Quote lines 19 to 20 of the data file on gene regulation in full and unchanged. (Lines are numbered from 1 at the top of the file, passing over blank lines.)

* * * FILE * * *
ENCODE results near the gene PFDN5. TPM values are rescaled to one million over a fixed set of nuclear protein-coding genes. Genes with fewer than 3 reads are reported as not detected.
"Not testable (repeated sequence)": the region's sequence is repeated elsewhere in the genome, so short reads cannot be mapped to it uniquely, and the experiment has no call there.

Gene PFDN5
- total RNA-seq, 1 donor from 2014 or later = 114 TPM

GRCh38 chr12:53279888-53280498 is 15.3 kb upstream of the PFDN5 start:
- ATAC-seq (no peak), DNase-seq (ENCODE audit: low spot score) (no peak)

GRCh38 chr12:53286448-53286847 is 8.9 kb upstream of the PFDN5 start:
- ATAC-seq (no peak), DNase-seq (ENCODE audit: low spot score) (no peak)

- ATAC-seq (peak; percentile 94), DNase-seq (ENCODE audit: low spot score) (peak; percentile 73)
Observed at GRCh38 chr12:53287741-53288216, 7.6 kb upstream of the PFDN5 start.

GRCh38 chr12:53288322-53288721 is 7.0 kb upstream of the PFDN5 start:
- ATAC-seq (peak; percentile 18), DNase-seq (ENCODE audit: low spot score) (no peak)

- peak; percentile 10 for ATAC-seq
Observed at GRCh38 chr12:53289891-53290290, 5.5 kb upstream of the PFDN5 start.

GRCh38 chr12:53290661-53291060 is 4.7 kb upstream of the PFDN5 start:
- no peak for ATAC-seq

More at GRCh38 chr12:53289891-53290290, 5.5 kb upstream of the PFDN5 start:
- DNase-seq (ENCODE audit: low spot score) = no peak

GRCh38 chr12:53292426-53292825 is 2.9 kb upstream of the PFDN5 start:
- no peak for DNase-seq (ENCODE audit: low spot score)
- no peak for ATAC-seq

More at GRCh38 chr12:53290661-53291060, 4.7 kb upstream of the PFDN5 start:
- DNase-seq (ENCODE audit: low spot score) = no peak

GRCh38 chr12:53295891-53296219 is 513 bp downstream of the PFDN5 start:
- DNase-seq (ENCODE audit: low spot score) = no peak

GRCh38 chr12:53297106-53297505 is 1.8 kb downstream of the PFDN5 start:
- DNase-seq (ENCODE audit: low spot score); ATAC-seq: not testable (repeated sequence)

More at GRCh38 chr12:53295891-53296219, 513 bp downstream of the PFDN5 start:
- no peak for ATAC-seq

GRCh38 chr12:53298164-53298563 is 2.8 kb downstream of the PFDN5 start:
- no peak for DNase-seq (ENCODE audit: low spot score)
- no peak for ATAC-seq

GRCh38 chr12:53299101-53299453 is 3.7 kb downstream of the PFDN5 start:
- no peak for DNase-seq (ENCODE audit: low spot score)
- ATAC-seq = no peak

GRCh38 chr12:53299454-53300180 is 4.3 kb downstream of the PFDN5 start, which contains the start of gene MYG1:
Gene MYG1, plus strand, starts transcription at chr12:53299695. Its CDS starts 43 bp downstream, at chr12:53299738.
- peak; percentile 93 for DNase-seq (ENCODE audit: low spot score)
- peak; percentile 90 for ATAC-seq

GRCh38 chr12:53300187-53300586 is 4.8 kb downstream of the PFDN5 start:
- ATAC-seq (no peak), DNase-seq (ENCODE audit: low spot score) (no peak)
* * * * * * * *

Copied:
GRCh38 chr12:53292426-53292825 is 2.9 kb upstream of the PFDN5 start:
- no peak for DNase-seq (ENCODE audit: low spot score)